Want your business to look good in the media? Invest in the correct training and the right words will always be on the tip of your tongue. PR Consultant Kittima Sethi explains
IN today’s media savvy world, every company wants to be featured in the press to tell their story. However, when they are faced with the media, they often find that they are either misquoted or that they were unable to deliver the message they wanted the public to hear.
Remember that spoken words have power. Whatever you say during an interview will be used by several media outlets (print, online and broadcast) and bloggers. News travels quickly in this age of digital media and there is no room for making errors.
This is why it is imperative to carefully choose words when speaking with media to avoid any awkward miscommunication. Make sure your statements and responses are well-crafted otherwise you risk facing the consequences and inadvertently damaging the company’s credibility and reputation.
Many companies are eager to get exposure in the press but fail during interviews as they do not know what to say, and how and when to say it.
This is where media training is helpful to avoid this type of situation. The key is to be prepared so that you can effectively present your message to the media to maximize this opportunity for media exposure. Media interviews go beyond just simply promoting your products or services. They educate the public about your background and your inspiration for creating your product, and also add credibility to your organization.
Media training is used to train a company’s spokesperson on how to interact with the media to effectively communicate a key message, thus gaining positive coverage for the company.
Media training is not limited to just large companies. It is also suited to small business owners. Media training is a great tool in helping you understand what the media is looking for and how to handle all types of media interviews.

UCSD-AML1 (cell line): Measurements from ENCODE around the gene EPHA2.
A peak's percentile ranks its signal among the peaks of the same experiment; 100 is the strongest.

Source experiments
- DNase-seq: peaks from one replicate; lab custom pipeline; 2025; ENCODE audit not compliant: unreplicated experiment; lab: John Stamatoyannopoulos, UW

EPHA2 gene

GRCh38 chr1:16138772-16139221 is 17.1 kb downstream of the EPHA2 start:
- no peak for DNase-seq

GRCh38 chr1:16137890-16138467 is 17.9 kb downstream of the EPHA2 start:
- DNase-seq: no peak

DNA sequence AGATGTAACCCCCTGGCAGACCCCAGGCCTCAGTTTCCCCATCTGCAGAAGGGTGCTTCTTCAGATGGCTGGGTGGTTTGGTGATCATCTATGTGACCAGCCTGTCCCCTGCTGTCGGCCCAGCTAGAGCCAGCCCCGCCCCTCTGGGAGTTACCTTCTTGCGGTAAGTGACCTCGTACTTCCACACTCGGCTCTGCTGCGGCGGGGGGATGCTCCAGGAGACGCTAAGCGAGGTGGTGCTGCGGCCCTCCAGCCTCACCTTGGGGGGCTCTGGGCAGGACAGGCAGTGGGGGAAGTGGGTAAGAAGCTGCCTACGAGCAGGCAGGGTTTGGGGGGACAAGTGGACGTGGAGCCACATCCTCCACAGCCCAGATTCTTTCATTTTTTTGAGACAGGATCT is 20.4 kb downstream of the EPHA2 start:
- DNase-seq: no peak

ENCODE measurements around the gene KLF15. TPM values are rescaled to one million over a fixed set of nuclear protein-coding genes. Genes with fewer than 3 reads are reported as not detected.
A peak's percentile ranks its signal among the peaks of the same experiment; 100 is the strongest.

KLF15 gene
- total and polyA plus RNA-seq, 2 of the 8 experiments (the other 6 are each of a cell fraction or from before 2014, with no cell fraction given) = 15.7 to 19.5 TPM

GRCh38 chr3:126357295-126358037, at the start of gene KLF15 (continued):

During media training, a team of specialized trainers with backgrounds in media, PR and crisis management conduct either a half or full-day interactive workshop. It is usually provided to the senior management of the company and the spokesperson designated by the company.
The spokesperson of the company must have a strong understanding of the company’s background, be the best representative of the ethos of the company, and be qualified to comment. This spokesperson could either be the company’s CEO, senior executive or a public relations director. It is important that the spokesperson receives media training to develop skills needed to convey a consistent message. Additionally, you want to make sure that the person will be comfortable and articulate in front of the media.
Media training covers a variety of communication topics. It includes both theory and hands-on practice of speaking to the media. It involves videotaped, simulated media interview sessions and role playing. Participants are provided with interview tips and strategies they can use so that they can feel comfortable, confident and in-control when speaking with a reporter. A media trainer will provide you insights into the media so that you understand how media works.
Taking part in a media interview doesn’t have to be a stressful experience. The key is in preparation. Be prepared with facts and figures. Rehearse your messages and answers so you avoid stumbling when answering. Keep the interview simple. Avoid using too much jargon or industry-specific words or you will confuse people and risk being misunderstood or not understood at all.
Take the example of the BP oil spill in 2010, where a pipeline was ruptured beneath the surface of the Gulf of Mexico, making it the largest oil spill in US history.
Bad communication coupled with a lack of transparency, honesty, and insensitivity to the victims drew heavy criticism from the media and general public. CEO Tony Hayward clearly did not handle the situation well. He blamed the spill on the company that operated the drilling and said it wasn’t BP’s accident. He also misjudged the size of the spill, saying: “I think the environmental impact of this disaster is likely to be very, very modest.” During an interview, he said he wanted his “life back” and was photographed holidaying with his son on a yacht amidst the crisis.
Needless to say, this portrayed both the organization and the CEO in a negative light. Media training would have enabled Tony to handle even the most challenging questions gracefully.
Kittima Sethi is a PR consultant at Brand Now Co., Ltd. A former journalist, she also conducts media training and may be reached at email@example.com